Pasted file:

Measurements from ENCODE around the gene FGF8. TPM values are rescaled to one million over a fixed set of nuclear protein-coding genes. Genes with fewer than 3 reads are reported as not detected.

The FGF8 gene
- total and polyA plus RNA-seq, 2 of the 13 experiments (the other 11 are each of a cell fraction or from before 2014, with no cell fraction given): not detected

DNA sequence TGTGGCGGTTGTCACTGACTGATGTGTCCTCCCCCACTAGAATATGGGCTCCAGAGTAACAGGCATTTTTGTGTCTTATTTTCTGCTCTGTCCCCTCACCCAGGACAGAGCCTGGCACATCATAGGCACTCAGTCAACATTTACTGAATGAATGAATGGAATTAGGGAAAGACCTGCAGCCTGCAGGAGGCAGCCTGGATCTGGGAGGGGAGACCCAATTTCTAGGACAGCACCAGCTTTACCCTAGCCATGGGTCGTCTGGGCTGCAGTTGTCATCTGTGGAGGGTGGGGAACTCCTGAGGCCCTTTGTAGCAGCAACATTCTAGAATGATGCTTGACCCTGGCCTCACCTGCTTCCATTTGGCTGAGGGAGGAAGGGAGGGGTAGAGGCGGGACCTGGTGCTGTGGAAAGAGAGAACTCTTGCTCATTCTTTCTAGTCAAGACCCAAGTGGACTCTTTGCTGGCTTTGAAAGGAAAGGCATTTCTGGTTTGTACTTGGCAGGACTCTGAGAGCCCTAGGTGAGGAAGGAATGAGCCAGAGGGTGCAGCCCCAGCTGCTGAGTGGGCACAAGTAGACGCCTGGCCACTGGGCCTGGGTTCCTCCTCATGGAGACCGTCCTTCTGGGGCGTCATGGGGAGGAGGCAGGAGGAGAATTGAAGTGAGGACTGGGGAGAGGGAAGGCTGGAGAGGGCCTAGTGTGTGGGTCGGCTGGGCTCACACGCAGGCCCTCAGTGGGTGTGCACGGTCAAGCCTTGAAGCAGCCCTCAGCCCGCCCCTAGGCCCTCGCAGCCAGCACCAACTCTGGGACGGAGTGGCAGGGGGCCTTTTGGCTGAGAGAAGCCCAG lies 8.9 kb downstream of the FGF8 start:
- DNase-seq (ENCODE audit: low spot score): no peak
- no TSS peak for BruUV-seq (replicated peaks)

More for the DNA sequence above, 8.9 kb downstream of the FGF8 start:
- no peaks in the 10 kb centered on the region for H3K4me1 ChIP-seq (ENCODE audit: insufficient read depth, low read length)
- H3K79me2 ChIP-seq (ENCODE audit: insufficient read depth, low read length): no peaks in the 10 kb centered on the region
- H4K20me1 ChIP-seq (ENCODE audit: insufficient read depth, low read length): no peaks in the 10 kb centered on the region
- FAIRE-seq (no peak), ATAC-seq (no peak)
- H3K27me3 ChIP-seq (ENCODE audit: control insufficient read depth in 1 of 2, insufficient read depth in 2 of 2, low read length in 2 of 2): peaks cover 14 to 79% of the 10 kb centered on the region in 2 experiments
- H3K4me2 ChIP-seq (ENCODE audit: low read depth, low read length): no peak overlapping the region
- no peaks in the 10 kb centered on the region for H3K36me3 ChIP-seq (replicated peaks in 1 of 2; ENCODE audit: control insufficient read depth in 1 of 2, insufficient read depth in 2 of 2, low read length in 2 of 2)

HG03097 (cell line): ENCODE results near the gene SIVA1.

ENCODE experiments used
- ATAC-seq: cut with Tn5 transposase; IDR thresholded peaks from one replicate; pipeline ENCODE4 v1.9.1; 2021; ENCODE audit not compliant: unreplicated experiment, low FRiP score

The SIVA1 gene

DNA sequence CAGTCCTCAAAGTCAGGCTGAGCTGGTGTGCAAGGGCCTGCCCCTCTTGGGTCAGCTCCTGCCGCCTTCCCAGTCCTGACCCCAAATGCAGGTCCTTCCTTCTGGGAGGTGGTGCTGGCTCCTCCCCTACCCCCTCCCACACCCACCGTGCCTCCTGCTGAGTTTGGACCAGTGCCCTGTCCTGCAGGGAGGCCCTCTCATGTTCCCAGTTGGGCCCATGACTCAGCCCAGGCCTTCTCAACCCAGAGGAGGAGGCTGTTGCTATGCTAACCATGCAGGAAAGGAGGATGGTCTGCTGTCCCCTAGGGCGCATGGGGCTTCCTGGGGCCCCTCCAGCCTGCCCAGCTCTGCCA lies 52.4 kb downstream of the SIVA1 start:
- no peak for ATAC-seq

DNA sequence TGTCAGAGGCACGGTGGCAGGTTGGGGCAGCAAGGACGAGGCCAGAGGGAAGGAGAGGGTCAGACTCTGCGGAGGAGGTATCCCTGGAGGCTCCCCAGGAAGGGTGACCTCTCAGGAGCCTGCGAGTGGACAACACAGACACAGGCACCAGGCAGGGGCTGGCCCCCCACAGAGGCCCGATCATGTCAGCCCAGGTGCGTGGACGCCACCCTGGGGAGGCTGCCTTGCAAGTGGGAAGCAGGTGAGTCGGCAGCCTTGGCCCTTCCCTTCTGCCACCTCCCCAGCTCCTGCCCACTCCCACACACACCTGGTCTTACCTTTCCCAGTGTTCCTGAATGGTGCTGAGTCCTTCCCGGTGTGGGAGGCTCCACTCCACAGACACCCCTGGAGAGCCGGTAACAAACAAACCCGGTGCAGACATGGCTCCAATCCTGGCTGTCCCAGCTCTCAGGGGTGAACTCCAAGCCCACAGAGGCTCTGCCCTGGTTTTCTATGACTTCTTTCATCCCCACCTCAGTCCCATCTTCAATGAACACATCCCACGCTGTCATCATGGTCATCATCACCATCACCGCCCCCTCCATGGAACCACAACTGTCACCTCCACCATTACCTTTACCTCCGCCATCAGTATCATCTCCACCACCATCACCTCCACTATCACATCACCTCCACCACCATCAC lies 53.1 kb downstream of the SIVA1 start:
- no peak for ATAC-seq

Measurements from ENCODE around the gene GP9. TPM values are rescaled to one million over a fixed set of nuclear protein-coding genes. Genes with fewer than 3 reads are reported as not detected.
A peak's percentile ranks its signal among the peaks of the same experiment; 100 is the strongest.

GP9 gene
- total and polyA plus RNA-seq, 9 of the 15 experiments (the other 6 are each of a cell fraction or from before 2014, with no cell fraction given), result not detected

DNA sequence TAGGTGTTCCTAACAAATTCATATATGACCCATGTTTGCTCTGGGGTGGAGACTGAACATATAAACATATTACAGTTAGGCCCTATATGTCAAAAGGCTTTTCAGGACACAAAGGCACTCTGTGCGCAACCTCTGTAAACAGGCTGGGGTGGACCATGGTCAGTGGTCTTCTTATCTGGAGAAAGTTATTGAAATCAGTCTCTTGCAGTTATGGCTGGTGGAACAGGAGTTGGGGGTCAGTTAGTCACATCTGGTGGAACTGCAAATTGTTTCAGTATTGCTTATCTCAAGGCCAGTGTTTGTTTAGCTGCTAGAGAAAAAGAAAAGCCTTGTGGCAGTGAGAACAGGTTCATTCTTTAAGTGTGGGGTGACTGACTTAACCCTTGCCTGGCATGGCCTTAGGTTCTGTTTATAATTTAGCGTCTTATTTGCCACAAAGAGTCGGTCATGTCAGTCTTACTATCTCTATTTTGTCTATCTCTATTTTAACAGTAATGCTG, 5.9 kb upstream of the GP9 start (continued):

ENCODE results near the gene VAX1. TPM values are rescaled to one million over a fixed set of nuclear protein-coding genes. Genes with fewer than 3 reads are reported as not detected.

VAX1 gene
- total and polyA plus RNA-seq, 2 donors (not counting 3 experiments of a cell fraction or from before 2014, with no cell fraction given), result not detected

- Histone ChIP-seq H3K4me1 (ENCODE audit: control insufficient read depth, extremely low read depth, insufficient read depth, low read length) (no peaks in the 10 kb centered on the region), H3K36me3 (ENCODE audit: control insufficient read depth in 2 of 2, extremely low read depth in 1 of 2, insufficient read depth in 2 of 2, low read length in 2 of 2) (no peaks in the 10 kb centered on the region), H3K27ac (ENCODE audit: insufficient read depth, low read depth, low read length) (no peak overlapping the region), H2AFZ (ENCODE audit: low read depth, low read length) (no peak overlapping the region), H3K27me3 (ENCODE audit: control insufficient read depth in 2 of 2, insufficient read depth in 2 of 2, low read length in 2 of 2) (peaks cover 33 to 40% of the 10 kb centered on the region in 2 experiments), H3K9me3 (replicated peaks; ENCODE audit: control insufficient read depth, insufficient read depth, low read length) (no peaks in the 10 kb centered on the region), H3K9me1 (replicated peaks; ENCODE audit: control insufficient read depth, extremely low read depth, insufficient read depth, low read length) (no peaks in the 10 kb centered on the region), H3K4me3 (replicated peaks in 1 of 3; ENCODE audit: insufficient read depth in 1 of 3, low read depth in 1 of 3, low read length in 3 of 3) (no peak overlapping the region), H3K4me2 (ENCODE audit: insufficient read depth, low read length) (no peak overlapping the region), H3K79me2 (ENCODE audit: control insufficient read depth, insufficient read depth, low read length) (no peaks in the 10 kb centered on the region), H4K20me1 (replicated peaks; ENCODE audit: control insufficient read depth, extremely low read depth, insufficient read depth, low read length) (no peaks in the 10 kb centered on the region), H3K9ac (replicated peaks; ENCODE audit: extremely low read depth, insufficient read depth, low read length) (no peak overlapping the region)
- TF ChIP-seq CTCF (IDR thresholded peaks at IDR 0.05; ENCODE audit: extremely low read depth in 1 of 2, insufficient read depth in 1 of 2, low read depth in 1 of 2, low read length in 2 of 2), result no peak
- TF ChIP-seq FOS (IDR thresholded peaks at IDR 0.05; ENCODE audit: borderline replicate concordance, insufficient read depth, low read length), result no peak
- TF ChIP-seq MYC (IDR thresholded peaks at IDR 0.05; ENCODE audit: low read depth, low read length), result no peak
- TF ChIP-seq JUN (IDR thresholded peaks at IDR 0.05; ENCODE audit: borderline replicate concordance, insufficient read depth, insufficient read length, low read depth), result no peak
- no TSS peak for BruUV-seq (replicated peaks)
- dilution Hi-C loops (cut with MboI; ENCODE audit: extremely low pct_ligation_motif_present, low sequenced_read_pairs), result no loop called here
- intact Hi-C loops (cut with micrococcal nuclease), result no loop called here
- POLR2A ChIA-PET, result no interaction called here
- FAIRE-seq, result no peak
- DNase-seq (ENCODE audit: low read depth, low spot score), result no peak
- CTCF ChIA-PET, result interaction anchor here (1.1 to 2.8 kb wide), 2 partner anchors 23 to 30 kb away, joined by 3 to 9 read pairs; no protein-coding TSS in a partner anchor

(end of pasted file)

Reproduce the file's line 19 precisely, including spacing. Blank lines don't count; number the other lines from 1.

DNA sequence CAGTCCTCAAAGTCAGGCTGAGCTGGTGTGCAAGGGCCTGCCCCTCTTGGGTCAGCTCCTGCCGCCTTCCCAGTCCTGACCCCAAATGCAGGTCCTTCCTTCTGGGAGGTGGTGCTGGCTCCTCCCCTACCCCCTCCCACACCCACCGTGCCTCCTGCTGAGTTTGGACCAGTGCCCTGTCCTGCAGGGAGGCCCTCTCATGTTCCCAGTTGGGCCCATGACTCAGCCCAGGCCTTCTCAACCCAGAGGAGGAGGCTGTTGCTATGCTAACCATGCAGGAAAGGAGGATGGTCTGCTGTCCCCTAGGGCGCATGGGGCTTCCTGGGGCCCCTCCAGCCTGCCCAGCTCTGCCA lies 52.4 kb downstream of the SIVA1 start: